Writing RaspiOrgan code

If you want to have a go at writing the code for RaspiOrgan yourself, start by creating a new python file
touch raspberryOrgan.py

And open the newly created file in leafpad (or your favourite editor)
leafpad raspberryOrgan.py

To write the Raspberry Organ yourself, read the explanations and type the code into your raspberryOrgan.py file.
As with any python PiFace project we need to import the PiFace module and initialise it
import pifacedigitalio as p
p.init()

To use conductive objects as keys, we need to turn off the Input Pullups as we did before in the PiFace emulator. You should replace pin_number with the number of your pin. p.digital_write_pullup(pin_number,0)

Now we need to ensure our program will play sounds. For this we will use the pygame module we installed earlier
import pygame
pygame.mixer.pre_init(44100, -16, 12, 512)
pygame.init()

Now we need to tell our program where our sound files are and what volume the sound will be played at
sound1 = pygame.mixer.Sound(‘sounds/sound1.wav’)
sound1.set_volume(.5);

When we press a button, we want the corresponding sound to play once for each press of that button. To ensure the sound is not played repeatedly we will have a variable to check the last state of the button was ‘up’. We will initialise this variable to True, to enable the sound to be played the first time the button is pressed.
button0Up = True

Now for the main loop, for this we will use a while loop to keep our program responding to button presses. We will then check the input pin has been pressed. Remember to replace pin_number with the number of your pin.
while True:
  if piface.digital_read(pin_number):

We now have to check the variable we set earlier to ensure we are not repeating the sound.
   if button0Up:

If the previous two if statements have been True, our program will now play the sound and we should print to the terminal, the name of the sound. In this line (print “Sound1”) you can replace Sound1 with a name for your sound. We will also need to set our repeating button check to False so the sound is not repeated on a single button press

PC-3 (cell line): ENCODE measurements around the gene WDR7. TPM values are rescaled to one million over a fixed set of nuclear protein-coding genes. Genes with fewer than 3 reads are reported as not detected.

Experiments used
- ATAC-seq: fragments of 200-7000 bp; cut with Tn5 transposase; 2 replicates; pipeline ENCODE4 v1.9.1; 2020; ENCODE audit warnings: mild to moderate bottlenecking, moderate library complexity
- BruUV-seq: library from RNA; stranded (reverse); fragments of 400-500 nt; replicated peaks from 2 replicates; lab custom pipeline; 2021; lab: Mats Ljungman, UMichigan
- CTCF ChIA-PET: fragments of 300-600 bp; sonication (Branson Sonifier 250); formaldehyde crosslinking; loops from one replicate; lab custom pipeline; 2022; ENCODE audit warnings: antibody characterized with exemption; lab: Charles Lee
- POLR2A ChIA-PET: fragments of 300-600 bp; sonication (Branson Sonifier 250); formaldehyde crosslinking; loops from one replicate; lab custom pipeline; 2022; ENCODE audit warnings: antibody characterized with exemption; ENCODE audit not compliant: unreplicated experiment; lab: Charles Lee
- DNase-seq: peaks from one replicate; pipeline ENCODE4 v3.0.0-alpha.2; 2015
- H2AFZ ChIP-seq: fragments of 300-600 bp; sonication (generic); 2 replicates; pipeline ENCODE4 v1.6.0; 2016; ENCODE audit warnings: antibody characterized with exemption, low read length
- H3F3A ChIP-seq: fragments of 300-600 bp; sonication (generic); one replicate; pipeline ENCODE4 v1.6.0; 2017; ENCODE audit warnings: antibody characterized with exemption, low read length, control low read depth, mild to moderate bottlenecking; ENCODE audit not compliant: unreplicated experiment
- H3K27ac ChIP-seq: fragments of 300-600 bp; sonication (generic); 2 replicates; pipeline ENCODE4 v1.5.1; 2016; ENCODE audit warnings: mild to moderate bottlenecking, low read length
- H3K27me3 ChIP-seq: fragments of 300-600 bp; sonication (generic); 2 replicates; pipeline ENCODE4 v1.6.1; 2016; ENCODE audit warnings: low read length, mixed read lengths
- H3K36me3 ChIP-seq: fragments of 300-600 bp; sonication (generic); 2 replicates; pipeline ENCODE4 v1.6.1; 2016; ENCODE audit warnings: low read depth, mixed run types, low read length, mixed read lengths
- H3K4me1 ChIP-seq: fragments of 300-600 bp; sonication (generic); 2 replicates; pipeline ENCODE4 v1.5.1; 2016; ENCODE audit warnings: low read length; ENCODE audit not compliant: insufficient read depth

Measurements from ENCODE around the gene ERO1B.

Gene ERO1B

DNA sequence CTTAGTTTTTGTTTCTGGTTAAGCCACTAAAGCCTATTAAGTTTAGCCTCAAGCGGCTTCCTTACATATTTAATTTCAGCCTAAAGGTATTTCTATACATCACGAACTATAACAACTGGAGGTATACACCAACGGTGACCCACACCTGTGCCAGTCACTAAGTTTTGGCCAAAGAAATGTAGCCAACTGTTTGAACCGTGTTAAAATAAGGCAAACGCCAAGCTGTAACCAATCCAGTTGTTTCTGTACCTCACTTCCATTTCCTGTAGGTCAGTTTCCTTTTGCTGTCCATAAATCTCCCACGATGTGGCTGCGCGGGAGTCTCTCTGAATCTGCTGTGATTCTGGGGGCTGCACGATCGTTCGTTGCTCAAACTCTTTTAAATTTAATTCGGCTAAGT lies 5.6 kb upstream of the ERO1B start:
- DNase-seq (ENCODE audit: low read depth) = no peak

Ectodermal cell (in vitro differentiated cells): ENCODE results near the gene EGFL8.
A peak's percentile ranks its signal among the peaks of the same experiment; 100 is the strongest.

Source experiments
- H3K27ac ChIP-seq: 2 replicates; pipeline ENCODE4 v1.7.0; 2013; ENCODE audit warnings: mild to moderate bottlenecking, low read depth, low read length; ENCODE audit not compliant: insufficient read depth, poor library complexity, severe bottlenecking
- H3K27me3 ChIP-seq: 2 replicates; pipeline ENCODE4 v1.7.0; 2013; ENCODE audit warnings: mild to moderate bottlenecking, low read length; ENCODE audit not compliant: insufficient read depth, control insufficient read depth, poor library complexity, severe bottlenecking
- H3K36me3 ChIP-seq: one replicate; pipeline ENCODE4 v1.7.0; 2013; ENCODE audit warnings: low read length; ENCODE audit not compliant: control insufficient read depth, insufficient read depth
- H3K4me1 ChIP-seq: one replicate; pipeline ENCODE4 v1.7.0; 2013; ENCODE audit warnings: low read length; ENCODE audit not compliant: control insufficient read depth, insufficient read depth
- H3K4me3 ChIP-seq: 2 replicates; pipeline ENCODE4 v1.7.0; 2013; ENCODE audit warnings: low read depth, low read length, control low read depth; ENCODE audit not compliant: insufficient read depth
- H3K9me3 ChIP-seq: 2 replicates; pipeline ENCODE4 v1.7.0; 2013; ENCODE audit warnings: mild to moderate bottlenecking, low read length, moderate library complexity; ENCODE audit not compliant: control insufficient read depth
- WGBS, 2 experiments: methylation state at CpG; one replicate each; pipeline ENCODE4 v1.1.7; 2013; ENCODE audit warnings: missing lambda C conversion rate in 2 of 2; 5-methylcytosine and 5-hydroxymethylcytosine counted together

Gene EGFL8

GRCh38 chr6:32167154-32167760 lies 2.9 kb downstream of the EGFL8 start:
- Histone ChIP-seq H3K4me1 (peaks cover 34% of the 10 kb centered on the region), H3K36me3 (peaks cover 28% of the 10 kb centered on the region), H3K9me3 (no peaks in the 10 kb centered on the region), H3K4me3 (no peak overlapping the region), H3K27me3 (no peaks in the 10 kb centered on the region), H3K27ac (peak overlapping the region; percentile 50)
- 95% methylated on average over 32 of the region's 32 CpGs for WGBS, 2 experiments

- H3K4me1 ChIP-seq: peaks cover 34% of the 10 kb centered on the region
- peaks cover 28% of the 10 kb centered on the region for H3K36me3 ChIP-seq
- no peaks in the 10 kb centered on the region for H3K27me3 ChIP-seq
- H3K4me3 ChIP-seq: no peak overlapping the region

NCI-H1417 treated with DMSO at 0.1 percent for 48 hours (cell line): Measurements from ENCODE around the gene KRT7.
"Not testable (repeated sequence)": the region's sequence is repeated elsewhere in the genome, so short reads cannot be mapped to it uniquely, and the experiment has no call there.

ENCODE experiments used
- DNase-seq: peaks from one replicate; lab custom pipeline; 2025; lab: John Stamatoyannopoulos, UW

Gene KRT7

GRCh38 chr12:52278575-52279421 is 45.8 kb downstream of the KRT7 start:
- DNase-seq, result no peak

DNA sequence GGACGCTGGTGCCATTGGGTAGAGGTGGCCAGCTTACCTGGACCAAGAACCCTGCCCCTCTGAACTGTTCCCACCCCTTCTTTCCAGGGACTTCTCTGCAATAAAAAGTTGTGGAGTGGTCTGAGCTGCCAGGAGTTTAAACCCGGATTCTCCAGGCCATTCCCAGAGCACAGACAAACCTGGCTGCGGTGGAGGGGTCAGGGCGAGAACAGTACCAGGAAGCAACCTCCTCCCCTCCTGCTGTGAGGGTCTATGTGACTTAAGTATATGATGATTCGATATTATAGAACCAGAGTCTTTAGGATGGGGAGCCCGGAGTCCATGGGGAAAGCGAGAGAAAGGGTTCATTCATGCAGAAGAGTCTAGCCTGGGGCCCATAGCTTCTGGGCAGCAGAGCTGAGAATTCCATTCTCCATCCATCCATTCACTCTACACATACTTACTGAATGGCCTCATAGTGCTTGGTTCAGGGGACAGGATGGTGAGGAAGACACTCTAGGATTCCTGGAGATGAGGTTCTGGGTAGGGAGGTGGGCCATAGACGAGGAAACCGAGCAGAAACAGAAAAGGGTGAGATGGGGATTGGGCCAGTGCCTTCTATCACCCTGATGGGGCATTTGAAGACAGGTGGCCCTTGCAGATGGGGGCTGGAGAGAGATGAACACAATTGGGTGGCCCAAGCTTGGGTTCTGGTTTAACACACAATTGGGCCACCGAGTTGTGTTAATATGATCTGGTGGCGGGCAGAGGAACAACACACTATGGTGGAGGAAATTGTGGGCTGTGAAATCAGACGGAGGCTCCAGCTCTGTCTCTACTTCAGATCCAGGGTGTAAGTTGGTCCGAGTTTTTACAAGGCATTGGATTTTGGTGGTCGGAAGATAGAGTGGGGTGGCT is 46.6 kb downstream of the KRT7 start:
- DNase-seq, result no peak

print “Sound1”
    sound1.play()
    button0Up = False

If the button is up, we need to set our variable to True to enable the sound to be played when the button is pressed.
  else:
    button0Up = True

And finally copy the code below to ensure our pygame module can close when we want the program to exit
  for event in pygame.event.get():
     if event.type==QUIT:
       pygame.quit()

Save your work and close the editor.
Back in your Terminal, to run your Raspbery Organ, type the following command and press your fruit
python raspberryOrgan.py

Add the rest of your sounds to your Raspberry Organ in the same way, by:

  • Deactivating the other input pins Pullups.
    p.digital_write_pullup(pin_number,0)
  • Telling your program where the sound files are and setting their volume.
    soundx = pygame.mixer.Sound(‘sounds/soundx.wav’)
    soundx.set_volume(.5);
  • Initialising another buttonUp variable for each one.
    buttonXUp = True
  • And adding another button check for each button used, inside your while loop. if piface.digital_read(pin_number_x):
      if buttonXUp:
       print “Soundx”
       soundx.play()
       buttonXUp = False
    else:
      buttonXUp = True